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  • Writer's pictureLucas Chen

San Diego’s Thousand-Year Flood

Updated: Jun 28

Humans now inhabit over twice the amount of flood-prone land compared to four decades ago. [1] As we expand along coasts and into floodplains, the opportunities for floods to occur multiply. The cruel and unending pollution from global industries damages the fragile water cycle, impacting communities worldwide. An increase in temperature allows air to hold more water vapor, which leads to more powerful and severe storms, along with an increase in rainfall. [2]

This global shift has recently heavily impacted the west coast of the United States, where residents of San Diego, California received unprecedented amounts of rain on January 22, more than the city typically receives in a month. [3] Homes and businesses were surged with feet of water as citizens tried to minimize the damage from an imminent thunderstorm, which has now been dubbed the “thousand-year storm” for its intensity. Upon further investigation, however, there seems to be more to the story. Meteorologists report that even the most severely impacted places would have received just six inches of rain, not the several feet that citizens observed. There is an additional, more obscure factor behind the flooding. Like its urban equivalents, San Diego has several water damage countermeasures put in place to prevent natural disasters like Jan 22. One of the most important is its massive stormwater system, which is designed to pump out water to bays and oceans as it receives incoming flow. On the day of the storm, six of the city’s 15 pump stations were overwhelmed and therefore unable to properly drain the streets, leading to a buildup of water spreading into buildings. These stations were the driving force behind most of the destruction in the flooding.

Had more care and attention been paid to the city’s old systems, the effects of the storm could have easily been minimized. Most of San Diego’s stormwater infrastructure was built around 50 to 100 years ago, making it outdated and primitive compared to modern networks. Officials were even aware that the structures were at risk months before the storm, yet did not take any actions to improve them. A presentation given last year to the city council alerted that four stations were in critical condition. “Water is leaking out through the walls,” described a civil engineer at one of the stations. “There’s cracks everywhere, water is coming through.” Mayor Todd Gloria even admitted that the condition of the system was concerning, noting in one address that it “keeps me up at night”. The stormwater pumps are not the only pieces of technology that sorely need updating, though. Thousands of miles of underground water pipes are decades past their expected service lives. Burst pipes were responsible for creating 20 sinkholes in 2022 alone.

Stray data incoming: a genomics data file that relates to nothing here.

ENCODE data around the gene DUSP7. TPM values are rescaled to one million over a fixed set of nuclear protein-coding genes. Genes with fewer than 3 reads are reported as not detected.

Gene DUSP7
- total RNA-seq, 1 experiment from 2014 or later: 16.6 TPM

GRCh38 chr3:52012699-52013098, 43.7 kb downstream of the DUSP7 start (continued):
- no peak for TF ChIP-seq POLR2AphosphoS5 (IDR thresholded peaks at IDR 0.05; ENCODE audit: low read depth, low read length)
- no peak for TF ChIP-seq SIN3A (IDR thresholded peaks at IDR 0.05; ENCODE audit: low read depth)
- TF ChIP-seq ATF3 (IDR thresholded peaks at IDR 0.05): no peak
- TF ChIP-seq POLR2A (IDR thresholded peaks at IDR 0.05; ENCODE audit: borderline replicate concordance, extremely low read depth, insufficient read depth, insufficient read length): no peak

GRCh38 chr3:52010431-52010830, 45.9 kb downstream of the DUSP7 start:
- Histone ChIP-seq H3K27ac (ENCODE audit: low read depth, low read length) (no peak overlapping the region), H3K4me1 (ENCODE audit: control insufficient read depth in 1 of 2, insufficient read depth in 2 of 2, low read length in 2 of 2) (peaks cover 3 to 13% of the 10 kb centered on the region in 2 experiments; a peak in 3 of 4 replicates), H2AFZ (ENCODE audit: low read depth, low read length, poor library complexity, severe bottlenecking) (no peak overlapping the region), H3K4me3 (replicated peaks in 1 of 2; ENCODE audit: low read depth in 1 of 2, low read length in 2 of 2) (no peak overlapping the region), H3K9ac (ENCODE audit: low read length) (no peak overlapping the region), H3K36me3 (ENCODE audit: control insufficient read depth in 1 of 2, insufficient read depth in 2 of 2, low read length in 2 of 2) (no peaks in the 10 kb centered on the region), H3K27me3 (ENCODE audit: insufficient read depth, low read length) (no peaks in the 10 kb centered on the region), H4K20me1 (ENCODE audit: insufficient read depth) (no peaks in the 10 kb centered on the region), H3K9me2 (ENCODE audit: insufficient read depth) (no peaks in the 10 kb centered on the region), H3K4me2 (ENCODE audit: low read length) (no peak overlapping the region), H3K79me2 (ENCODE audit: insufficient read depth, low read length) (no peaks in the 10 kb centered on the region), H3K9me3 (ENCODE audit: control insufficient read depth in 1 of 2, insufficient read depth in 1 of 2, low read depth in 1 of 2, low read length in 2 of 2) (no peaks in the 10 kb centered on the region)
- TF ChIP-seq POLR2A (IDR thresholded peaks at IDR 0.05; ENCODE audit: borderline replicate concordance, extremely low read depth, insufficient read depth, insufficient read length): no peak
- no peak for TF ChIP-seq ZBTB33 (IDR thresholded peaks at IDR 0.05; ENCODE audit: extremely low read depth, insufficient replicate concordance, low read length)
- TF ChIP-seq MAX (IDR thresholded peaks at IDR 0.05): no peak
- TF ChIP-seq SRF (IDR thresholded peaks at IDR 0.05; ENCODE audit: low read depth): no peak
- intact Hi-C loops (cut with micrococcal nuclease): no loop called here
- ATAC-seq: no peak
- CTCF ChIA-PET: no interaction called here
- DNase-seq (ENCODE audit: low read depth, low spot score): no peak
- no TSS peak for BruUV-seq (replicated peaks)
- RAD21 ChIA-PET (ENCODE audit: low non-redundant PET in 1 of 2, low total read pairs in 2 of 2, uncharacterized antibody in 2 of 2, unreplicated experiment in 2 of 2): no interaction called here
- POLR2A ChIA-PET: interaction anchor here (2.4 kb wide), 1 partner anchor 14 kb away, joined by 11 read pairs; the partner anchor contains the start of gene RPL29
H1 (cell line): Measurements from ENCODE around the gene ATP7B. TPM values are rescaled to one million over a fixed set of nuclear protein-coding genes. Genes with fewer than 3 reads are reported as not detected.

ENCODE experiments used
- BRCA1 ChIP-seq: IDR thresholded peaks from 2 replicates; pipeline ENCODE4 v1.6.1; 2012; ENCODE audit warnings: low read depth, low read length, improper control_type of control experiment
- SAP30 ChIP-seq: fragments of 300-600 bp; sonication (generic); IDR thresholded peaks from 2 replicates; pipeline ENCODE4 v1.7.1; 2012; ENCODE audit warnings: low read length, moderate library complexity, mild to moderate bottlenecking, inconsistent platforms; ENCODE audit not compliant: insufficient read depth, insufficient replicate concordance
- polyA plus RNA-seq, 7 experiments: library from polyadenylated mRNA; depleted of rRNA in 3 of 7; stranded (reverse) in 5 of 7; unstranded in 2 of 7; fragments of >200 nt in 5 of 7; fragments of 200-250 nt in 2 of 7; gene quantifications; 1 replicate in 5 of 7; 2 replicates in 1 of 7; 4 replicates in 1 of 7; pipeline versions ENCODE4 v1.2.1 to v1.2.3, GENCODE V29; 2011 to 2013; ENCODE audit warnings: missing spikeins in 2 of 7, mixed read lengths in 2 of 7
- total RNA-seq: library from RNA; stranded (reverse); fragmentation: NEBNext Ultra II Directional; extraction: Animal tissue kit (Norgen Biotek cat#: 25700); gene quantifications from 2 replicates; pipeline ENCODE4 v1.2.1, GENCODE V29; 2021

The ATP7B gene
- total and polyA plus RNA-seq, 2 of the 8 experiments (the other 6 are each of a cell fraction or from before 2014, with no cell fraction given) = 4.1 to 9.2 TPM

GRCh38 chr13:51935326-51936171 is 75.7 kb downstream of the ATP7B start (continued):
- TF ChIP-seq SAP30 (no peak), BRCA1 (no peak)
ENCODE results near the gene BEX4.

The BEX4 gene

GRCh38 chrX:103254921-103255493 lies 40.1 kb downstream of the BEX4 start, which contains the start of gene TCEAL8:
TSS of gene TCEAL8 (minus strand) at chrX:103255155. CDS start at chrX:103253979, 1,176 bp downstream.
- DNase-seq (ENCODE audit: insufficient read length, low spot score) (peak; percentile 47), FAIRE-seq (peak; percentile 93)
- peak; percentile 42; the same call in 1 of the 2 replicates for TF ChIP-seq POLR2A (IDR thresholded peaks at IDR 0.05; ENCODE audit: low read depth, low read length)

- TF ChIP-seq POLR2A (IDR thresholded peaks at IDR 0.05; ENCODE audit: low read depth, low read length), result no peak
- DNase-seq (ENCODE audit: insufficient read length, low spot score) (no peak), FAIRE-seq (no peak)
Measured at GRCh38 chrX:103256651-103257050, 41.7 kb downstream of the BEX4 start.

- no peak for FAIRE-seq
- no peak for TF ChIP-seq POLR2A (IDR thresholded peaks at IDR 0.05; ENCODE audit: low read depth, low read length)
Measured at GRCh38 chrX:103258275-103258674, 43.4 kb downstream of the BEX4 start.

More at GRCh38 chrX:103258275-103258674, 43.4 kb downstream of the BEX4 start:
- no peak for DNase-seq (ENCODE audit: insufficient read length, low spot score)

San Diego’s monumental flood is a dual-sided warning about the danger of falling behind in an expanding world and against the ecological demolition that happens every single day. These are two sides of the exact same global coin. Without any impactful action, Earth is expected to warm up by at least 2.7 degrees Fahrenheit by 2100, with expert estimates ranging up to 8.6 degrees. [4] The amount of human-inhabited flood-prone land is also on track to increase by 45% by the end of the century. [5] Our world is on a slippery slope downwards. The infrastructure of the past can no longer sustain our new lifestyles. San Diego’s stormwater department has been consistently coming up short each year, and now the program is $4.8 billion behind in its planned projects. [6] We need to take action immediately, for the sake of our generation and future generations.

San Diego is now making several efforts to minimize damages. The City council recently approved Mayor Todd Gloria’s plan to waive reconstruction fees for affected citizens. For small businesses and nonprofits, the city also created emergency grant funding to provide those in need with extra resources. [7] Let’s support San Diego in their rebuilding efforts, and look towards the Jan 22 flood as a symbol for change. If we work together, there’s no flood that can overtake us.


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2 commentaires

Leonardo DiCaprio
Leonardo DiCaprio
20 avr.

Restoration involves mold removal Fargo  returning a building to its former state. It's done to historical buildings to maintain their heritage and rich culture. The features of a building are recreated to match its appearance and function. Restoration aims at achieving the highest level of authenticity and replication.


10 avr.

Psychotherapie (auch Kommunikationstherapie genannt) bezieht sich auf eine Reihe von Behandlungen, die darauf abzielen, jemandem zu helfen, beunruhigende Gefühle, Gedanken und Verhaltensweisen stuttgart heilpraktiker zu erkennen und auszutauschen. Die meiste Psychotherapie erfolgt im Einzelgespräch mit einem zertifizierten Psychotherapeuten oder mit anderen Patienten in einem Gruppensetting.

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